It is right that Australia, and the world, stand with France against terrorism. But it is also right that we stand with terrorism's other victims, writes Professor Ben Saul.
The outpouring of global sympathy for the French victims of Islamic State (IS) terrorism is welcome – even if our compassion is selective. Solidarity across borders shows a very human ability to rise above our own parochial concerns and imagine the suffering of others. That kind of cosmopolitan understanding in turn enables global co-operation on common human problems.
There has been much debate this past week about selective sympathy for some victims of terrorism but not others. The media have clearly devoted much more attention to the Paris attacks than to the prolific, savage – and often worse – violence that sweeps other parts of the world every week.
Landmarks around the world, and Facebook profiles, lit up with the French tricolour but not the flags of Lebanon, Turkey, Syria, Iraq, Nigeria (facing Boko Haram) or Burundi (where genocide is feared). Facebook activated its “safety check” for Paris but not those other places.
Most of us (in the West) are not as familiar with places in Africa or the Middle East. Attacks on a city at peace, and on everyday activities like sitting at a café or watching a concert, shock us in a different way than attacks in war zones like Syria or Iraq, where we expect such violence. It brings it home. We think: that could have been me.
Western media are shaped by these preferences, and in turn perpetuate them.
Even so, selective sympathy raises troubling questions. If we are unable to see suffering in other places, it is much more difficult to mobilise political actors to take it seriously.
Democratic governments are often responsive to the preferences of their citizens, even in foreign policy. If Australians care about Paris, it makes it easier for Australia to support France’s response.
If Australians are comparatively uninterested in Lebanon, Nigeria or Burundi, that bumps down those places in Australia’s foreign policy calculus and priorities. This is true of other countries as well, which in turn shapes what is multilaterally possible through the United Nations. It also fuels the sense in some parts of the world that the West cares only for itself.
It is right that Australia, and the world, stands with France against terrorism. But it is also right that we stand with terrorism’s other victims – even in places unfamiliar to us, less dear to us, and whose people do not look like us – who are often more vulnerable than us or the French.
Our focus also should not be limited to terrorism. Other terrible violence afflicts vast numbers of people every day, such as war crimes, crimes against humanity, genocide and gender violence.
Poverty kills millions more people every year than terrorism. We do not plaster our newspapers for weeks with images of starving children. We do not light up the Opera House with the flags of innumerable poor countries. To the contrary, we have cut foreign aid, permitting more deaths.
Selective sympathy on terrorism can also lead us into questionable policy choices. Since the Paris attacks, France has understandably been focused on French security. But there is a real risk that making French civilians secure will make Syrian civilians more insecure.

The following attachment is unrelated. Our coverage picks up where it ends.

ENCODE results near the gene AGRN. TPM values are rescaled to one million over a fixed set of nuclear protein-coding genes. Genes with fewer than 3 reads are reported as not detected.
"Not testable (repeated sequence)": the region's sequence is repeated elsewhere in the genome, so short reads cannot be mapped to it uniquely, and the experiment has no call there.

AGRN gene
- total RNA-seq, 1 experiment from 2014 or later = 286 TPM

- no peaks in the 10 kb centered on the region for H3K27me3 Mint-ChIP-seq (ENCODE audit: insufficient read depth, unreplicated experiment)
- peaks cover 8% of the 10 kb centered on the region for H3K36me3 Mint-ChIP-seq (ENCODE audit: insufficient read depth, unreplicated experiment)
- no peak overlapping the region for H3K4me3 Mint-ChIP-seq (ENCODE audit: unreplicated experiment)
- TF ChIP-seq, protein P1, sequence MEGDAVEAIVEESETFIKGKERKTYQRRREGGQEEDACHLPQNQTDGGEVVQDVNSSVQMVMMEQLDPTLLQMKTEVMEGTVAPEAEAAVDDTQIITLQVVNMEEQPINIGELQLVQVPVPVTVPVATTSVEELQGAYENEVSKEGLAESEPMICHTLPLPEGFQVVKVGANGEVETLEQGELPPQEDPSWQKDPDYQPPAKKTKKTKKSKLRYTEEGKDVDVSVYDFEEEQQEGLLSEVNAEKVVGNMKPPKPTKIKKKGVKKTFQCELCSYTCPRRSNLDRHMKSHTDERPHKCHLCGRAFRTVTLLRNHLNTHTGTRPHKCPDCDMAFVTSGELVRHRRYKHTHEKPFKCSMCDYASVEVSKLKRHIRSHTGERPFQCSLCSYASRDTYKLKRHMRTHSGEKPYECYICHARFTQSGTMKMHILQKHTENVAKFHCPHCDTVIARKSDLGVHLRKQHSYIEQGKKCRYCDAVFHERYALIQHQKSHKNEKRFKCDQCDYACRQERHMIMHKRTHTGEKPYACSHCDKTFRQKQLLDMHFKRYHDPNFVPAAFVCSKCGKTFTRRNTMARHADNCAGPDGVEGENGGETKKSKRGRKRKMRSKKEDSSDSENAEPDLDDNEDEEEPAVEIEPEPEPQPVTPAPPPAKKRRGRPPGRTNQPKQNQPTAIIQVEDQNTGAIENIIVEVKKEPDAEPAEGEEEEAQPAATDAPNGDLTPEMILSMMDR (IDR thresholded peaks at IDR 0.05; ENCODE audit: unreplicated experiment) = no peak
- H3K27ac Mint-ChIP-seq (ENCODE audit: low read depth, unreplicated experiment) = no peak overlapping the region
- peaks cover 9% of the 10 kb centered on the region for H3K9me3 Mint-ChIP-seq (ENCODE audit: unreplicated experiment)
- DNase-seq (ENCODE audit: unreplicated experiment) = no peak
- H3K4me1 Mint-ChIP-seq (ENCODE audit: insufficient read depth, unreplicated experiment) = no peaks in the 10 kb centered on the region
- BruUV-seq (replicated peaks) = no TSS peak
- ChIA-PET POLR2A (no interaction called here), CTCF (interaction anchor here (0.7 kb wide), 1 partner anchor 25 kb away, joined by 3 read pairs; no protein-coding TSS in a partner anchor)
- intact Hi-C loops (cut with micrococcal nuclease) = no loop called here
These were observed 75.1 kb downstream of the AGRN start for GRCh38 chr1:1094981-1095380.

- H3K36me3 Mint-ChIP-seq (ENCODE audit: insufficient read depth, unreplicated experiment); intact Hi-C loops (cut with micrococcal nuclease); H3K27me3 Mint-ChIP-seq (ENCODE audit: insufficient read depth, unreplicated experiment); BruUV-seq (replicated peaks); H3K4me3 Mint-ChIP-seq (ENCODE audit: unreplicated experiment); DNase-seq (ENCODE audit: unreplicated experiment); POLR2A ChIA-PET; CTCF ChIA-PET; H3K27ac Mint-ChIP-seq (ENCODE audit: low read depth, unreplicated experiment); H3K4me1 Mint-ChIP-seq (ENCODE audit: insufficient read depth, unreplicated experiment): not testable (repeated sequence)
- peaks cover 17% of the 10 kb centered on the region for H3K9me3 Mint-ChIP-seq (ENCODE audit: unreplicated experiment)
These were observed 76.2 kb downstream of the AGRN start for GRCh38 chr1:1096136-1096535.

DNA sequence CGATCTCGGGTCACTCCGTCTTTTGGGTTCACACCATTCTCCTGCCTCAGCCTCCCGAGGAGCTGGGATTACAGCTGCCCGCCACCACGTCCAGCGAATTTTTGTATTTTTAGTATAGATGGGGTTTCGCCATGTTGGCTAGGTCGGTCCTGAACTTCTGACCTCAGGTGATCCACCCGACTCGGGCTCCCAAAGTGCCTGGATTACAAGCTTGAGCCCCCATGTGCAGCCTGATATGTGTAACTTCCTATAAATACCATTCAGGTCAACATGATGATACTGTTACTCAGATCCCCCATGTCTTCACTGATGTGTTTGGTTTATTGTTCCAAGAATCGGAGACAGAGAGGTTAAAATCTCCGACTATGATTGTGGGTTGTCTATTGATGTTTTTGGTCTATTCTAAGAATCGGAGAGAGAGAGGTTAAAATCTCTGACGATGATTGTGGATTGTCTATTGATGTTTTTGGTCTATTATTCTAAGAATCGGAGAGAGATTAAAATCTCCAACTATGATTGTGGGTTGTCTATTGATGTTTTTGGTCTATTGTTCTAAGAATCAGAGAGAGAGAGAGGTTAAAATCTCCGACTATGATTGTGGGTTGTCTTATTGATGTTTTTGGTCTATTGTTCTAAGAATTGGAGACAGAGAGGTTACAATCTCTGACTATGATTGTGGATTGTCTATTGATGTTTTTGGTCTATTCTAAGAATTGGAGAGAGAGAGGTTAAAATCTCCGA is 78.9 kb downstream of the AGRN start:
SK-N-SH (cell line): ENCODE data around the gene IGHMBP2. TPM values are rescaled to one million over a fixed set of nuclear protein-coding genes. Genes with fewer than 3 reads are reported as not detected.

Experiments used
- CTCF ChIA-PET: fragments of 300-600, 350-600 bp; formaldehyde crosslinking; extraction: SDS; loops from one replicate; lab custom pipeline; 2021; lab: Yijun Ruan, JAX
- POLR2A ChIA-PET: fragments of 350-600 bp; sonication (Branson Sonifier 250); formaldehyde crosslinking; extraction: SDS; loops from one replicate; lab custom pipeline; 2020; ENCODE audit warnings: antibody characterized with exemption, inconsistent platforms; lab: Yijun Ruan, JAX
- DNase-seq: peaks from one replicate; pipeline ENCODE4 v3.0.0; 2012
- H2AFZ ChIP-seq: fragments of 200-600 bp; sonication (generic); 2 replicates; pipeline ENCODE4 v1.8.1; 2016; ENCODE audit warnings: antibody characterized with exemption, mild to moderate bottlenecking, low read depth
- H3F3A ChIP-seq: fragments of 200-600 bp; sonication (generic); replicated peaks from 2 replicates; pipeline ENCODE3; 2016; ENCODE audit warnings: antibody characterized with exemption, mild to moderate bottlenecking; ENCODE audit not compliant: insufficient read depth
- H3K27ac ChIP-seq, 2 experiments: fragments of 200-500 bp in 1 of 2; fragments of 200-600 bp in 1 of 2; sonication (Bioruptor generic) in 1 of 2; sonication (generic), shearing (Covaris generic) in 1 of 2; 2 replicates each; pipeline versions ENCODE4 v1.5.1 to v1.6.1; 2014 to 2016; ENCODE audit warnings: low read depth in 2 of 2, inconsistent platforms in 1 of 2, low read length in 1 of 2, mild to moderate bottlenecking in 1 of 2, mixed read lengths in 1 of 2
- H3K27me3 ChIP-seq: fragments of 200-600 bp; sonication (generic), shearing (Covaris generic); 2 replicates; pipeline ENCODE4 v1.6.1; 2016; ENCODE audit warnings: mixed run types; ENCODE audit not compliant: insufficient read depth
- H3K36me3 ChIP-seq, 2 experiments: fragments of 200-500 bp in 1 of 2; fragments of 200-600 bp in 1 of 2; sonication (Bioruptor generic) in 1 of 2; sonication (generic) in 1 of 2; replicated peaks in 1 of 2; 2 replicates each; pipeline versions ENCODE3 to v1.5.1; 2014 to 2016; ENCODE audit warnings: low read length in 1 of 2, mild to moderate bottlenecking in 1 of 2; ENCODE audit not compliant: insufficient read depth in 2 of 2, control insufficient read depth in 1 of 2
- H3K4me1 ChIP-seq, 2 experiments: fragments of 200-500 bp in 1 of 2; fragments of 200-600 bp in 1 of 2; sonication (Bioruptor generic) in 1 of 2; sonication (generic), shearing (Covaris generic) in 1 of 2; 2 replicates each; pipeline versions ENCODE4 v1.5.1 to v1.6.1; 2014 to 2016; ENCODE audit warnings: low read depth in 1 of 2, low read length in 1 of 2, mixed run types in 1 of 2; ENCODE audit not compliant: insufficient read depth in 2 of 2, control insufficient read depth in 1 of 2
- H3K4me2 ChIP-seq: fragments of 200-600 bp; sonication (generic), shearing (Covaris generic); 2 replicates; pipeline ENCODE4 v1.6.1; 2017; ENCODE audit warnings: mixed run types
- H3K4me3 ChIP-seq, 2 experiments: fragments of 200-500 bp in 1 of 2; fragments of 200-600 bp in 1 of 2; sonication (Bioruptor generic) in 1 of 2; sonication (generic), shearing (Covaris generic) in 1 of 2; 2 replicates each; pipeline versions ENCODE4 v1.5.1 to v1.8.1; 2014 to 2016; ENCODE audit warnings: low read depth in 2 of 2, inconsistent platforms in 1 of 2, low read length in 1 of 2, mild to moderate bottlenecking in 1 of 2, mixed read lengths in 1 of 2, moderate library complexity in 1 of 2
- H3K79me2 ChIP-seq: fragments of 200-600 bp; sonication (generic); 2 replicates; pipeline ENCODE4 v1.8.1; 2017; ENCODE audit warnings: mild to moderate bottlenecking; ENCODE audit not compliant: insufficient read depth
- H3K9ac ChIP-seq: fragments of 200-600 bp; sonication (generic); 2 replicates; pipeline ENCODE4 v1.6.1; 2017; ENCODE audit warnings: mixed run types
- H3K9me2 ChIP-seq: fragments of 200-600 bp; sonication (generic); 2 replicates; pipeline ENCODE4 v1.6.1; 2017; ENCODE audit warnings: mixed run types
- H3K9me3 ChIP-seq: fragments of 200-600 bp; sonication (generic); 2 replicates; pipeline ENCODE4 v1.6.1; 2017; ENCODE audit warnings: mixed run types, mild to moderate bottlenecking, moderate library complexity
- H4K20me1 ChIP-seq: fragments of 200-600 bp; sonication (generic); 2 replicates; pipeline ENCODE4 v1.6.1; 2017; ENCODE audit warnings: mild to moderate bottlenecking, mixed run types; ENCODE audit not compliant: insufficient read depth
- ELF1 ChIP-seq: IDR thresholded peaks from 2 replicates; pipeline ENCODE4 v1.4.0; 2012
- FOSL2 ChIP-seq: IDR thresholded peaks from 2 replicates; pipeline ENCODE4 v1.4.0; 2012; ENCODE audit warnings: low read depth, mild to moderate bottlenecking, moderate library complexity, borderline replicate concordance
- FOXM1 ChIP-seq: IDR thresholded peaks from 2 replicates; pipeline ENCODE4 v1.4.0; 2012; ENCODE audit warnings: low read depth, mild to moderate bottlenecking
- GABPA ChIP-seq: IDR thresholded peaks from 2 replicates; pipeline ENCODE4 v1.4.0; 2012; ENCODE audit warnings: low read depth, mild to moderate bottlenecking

France has now allied with Russia in air strikes. Last time Russia fought an anti-terror war, in Chechnya, it committed war crimes and human rights violations on a Siberian scale. In Syria, it stands accused of indiscriminate air bombardments causing excessive civilian casualties.
Russia is also propping up Syrian President Bashar al-Assad – who has killed vastly more civilians than IS, including by chemical weapons, blowing up neighbourhoods with barrel bombs and prolifically torturing. Assad’s other allies are Iran – a threat to global security – and Hezbollah, a terrorist group. Entrenching Assad is hardly good for Syrian civilians, even if it makes the West safer.
In recent years Australia too has primarily focused on the IS threat at home, such as from returning foreign fighters or the radicalisation of home-grown terrorists. We have been much less concerned about the plight of civilians in Syria. Who we are fighting for makes a difference to how we fight – and who becomes more, or less, secure as a result.
In historical terms, the West is safer than ever. We face no rampaging Hitler or totalitarian Stalin capable of destroying us, just a few gunmen committing the nastiest of crimes.
To go back to the start, sympathy for France is right and human. But we should not let it take all of the oxygen. We should try harder to acknowledge our cultural blindspots, to see the suffering of others and to act for all of humanity in peril. Global justice demands it.
The government faces some thorny legal questions as the fight against Islamic State draws our troops towards Syria, writes Malcolm Jorgensen.
Concerns remain about the citizenship-stripping bill's inattention to human rights, its differential impact upon dual and sole nationals, and its potential application to persons who commit relatively minor crimes, explains Professor Helen Irving.
Treasurer highlights fundamental questions about how we think economies behave and the role of government, writes Associate Professor Graham White.